Here e is clearly itself between 0 and 1, and if it is 1 the asserted approximate identity is useless since it conveys no information (as the difference between two probabilities is never larger than 1). However, an advantage of introducing probabilities is that probabilified propositions admit of more subtle analyses and distinctions.

The above four definitions using probability on the plan just sketched are as follows: 

r($, i, D, I,) IFF i : D* |-> I* &
                      (ae$)(I inc a) &
                      (deD)(Dj inc D) (p(deDj) ≈ p(i(d) e i(Dj)) )

r($, j, I, L) IFF j : I* |-> L &
                    (ae$)(L inc a & I inc a) &
                    (xeI)(Ik inc I)(EPeL)(EseL) (p(xeIk) ≈ p(Ps) & j(x)=s & j(Ik)=P)

r($, m, L, I) IFF m : L |-> I* &
                     (ae$)(L inc a & I inc a) &
                     (PeL)(seL)(ExeI)(EIk inc I) (p(Ps) ≈ p(xeIk) & m(s)=x & m(P)=Ik))   

r($, d, I, D) IFF d : I* |-> D* &
                      (ae$)(I inc a) &
                      (xeI)(Ik inc I) ( p(xeIk) ≈ p(d(x) e d(Ik)) )

Most of what needs to be said about these definitions has been said when presenting their non-probabilistic form, and one can see that even if e is rather large, say 1/2 or 1/4, one may have ideas about the real probabilities of facts and things that are adequate enough to help one guide one's decisions.

We can now also use LPA and express and consider:

(*) (ae$) aB (be$) bB (Ei)(Ej)(Em)(Ed)(EI)(ED)(EL)
                              (r($, i, D, I) & r($, j, I, L) & r($, m, L, I) & r($, d, I, D))

that is:

All members of society believe that all members of society somehow share ideas about the representation of domains, ideas and language, and about the meanings and denotations of terms.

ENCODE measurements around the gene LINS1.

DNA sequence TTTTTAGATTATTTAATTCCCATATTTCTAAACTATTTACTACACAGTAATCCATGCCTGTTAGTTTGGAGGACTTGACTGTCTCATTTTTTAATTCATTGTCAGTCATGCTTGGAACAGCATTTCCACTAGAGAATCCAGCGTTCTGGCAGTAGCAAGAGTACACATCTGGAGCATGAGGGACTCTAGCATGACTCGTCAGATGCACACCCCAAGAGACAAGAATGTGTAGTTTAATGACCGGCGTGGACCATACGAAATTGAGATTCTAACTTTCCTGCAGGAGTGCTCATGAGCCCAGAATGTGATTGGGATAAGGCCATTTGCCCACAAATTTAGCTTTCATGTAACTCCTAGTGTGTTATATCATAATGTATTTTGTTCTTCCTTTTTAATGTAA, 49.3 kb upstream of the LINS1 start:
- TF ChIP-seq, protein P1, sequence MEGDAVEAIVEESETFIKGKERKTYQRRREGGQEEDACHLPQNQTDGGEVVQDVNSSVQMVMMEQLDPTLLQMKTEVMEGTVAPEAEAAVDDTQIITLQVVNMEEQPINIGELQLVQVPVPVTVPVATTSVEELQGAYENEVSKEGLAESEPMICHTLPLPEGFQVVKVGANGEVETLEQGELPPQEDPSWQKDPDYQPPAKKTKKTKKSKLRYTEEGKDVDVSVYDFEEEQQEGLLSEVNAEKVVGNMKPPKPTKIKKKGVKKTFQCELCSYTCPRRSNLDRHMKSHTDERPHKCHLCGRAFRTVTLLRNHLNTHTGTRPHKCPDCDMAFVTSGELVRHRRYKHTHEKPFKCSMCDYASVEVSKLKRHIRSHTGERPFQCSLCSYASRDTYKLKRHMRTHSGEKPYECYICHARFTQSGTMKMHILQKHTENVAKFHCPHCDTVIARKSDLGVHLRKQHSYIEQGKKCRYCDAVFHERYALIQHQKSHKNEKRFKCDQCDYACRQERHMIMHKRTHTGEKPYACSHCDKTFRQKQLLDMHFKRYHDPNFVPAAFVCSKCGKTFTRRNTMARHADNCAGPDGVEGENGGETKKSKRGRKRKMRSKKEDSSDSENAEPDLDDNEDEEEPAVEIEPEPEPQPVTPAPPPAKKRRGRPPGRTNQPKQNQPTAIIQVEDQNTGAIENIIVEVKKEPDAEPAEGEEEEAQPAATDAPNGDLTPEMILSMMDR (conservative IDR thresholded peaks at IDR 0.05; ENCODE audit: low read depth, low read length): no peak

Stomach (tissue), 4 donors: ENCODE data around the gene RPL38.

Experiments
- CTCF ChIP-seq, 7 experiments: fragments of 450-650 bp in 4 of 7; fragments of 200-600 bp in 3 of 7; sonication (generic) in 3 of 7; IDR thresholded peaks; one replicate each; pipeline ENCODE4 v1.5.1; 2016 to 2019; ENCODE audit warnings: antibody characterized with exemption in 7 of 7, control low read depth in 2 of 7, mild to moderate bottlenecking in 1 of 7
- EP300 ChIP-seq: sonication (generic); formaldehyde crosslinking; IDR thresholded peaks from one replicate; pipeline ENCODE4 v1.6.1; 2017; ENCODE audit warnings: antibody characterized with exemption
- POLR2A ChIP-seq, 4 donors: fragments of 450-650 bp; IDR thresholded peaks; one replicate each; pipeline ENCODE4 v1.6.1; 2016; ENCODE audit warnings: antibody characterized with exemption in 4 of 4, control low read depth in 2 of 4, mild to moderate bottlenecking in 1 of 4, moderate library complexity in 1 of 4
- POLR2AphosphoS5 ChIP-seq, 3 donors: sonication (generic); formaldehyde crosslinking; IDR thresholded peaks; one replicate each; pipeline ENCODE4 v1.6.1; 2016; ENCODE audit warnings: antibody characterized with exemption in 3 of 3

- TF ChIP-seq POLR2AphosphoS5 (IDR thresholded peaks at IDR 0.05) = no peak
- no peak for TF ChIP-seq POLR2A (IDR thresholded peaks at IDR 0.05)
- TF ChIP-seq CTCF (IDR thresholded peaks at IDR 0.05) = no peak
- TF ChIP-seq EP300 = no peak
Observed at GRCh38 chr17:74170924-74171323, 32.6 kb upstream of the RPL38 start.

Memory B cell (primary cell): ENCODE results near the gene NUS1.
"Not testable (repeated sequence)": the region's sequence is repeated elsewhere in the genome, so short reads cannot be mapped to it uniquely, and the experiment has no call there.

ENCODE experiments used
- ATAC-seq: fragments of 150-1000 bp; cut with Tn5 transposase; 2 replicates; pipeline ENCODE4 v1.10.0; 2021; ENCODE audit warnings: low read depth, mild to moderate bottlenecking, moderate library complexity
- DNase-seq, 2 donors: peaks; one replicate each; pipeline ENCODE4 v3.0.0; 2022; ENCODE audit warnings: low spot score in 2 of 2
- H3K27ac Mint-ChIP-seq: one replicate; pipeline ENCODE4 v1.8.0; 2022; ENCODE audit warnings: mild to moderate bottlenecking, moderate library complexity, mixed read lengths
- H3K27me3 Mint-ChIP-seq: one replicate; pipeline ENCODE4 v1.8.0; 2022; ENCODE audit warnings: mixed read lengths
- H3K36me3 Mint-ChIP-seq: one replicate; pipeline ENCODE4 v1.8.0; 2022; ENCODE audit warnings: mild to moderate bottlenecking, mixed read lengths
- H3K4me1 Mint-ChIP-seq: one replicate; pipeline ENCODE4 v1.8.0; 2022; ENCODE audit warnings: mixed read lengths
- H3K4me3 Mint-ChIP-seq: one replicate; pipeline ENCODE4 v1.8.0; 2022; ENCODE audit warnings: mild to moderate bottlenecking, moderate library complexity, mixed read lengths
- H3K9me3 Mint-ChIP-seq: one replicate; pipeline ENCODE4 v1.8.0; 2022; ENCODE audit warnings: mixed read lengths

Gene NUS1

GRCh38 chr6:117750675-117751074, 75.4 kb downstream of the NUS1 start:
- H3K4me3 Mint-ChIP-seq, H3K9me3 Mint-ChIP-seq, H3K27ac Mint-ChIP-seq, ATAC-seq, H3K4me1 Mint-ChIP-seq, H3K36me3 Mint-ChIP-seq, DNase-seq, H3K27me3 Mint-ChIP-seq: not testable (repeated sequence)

Here the "somehow" refers to the fact that most members of society would find it hard to specify by what functions they relate ideas, domains and expressions, even if they know quite well how to do it - and indeed (*) claims no more than that the required functions exist.

Also, it may be observed that in fact these functions are stipulative and symbolic and what matters are the defining properties that insist on certain kinds of equivalences (or approximate identities when probabilities are used).

Furthermore, it should be noted that (*) expresses - even while it attributes to all members of society $ a belief about all members of society $ - a minimalistic idea, in that (*) does not imply any agreement on the ideas, language, domain and functions used to correlate their items between a and b or any other members of $.

What in fact seems to be attributed by members of a society, which may be taken as small as a family in which a toddler is learning a language and trying to reach some general assumptions about doing so, is the following rather stronger assumption:

(**) (ae$) aB (Ei)(Ej)(Em)(Ed)(EI)(ED)(EL) (be$) bB
                              (r($, i, D, I) & r($, j, I, L) & r($, m, L, I) & r($, d, I, D))

that is - and here it may help to think of the society as a family:

All members of society believe that there is a language, a domain, and a set of ideas with appropriate functions such that all members of society somehow share ideas about the representation of the domain, the ideas and the language, and about the meanings and denotations of terms.

For at least to those who learn the language, it will thus be represented, and indeed in any society there are many ideas and experiences that are - it would naturally seem - shared by all members of the society.